This is what '˜unsophisticated' cocaine smuggling looks like '“ two men caught with Â£535,000 of it at Gatwick Airport
Two men caught trying to smuggle Â£535,000 of cocaine through Gatwick Airport have been jailed.
The 8.5kg of the Class A drug was discovered hidden in boxes marked rum that had come from Barbados, the National Crime Agency (NCA) said.
Their smuggling technique was described as ‘unsophisticated’ by a Border Force expert, however.
Grantley Herbert Thompson, 62, and Jamal Ricardo Walcott, 30, admitted trying to smuggle the cocaine into the UK, the NCA confirmed.
The men were stopped by Border Force officers on September 1 after they had got off a flight from Barbados.
During a search of their baggage officers discovered a white powder, wrapped in green plastic, and hidden inside boxes marked rum.
The agency said the powder was tested and gave a positive reaction to the field test for cocaine.
An ‘unsophisticated’ drug smuggling attempt
Chris Capel, assistant director of Border Force South said: “This was a deliberate, if unsophisticated attempt to smuggle dangerous Class A drugs into the UK and I commend the Border Force officers whose work ensured that Thompson and Walcott are now behind bars.
“Illegal drugs have a significant impact on our society, being the root cause behind countless burglaries, thefts and robberies.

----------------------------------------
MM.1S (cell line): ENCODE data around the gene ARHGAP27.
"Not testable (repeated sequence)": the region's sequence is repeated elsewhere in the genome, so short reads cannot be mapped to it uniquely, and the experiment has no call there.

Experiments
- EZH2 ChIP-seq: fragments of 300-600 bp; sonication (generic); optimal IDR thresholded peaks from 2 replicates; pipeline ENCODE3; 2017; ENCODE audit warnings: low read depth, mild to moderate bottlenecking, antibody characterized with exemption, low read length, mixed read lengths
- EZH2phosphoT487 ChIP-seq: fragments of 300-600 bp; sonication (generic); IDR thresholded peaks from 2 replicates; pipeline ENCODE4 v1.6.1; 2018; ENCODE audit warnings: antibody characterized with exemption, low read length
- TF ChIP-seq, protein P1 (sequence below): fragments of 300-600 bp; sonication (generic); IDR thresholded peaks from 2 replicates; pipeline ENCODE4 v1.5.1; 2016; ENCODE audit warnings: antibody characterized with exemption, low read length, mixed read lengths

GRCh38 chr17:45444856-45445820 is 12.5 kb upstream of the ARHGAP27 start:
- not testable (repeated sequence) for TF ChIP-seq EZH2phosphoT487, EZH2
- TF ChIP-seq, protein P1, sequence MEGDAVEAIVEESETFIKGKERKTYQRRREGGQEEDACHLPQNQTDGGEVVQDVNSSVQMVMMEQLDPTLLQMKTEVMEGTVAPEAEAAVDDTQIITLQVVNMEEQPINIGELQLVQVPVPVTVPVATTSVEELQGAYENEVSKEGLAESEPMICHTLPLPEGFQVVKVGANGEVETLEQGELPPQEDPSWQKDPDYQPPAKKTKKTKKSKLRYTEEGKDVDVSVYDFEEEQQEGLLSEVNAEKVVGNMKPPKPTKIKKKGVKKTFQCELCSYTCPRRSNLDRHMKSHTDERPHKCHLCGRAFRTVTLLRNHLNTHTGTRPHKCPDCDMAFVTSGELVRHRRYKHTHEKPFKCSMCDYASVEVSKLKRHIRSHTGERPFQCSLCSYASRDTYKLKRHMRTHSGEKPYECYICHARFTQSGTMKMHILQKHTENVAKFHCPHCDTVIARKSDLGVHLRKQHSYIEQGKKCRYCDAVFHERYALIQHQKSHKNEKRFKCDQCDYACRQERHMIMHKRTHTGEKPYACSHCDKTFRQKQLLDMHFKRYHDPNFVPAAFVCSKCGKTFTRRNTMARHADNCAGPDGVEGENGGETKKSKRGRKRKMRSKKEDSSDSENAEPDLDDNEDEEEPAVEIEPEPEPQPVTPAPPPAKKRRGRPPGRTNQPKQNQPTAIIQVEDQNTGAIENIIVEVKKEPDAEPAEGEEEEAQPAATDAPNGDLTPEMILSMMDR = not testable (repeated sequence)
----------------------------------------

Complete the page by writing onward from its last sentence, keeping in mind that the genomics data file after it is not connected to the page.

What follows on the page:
“They are also used as a commodity by organised criminals linked to violence and exploitation of the vulnerable.
“We continue to work with our colleagues from the National Crime Agency (NCA) to do all we can to stamp out this despicable trade and bring those responsible to justice.”
Pair admit trying to smuggle cocaine
The case was referred to the NCA and Thompson and Walcott were charged with importation of a class A drug.
On Thursday, October 11 the pair appeared at Croydon Crown Court where they admitted the smuggling attempt, the NCA said.
Both were sentenced to six years and six months imprisonment immediately.
The Government’s serious violence strategy, which was launched in April, aims to combat the devastating impact drugs have on levels of serious violence.
The Government said it also highlights a strong link between drugs and serious violence and the related harm and exploitation from county lines.
The Government has set out the action it will take to tackle this violent and exploitative criminal activity.
The action of Border Force to stop drugs before they get into the country forms a key part of this work, their spokesman said.
How are drug smugglers caught?
Border Force officers use hi-tech search equipment to combat immigration crime and detect banned and restricted goods that smugglers attempt to bring into the country.
Nationally, they use an array of search techniques including sniffer dogs, carbon dioxide detectors, heartbeat monitors and scanners - as well as visual searches - to find well-hidden stowaways, illegal drugs, firearms and tobacco which would otherwise end up causing harm to local people, businesses and communities.
Anyone with information about activity they suspect may be linked to smuggling should call Crimestoppers on 0800 555 111 or go to https://www.gov.uk/report-smuggling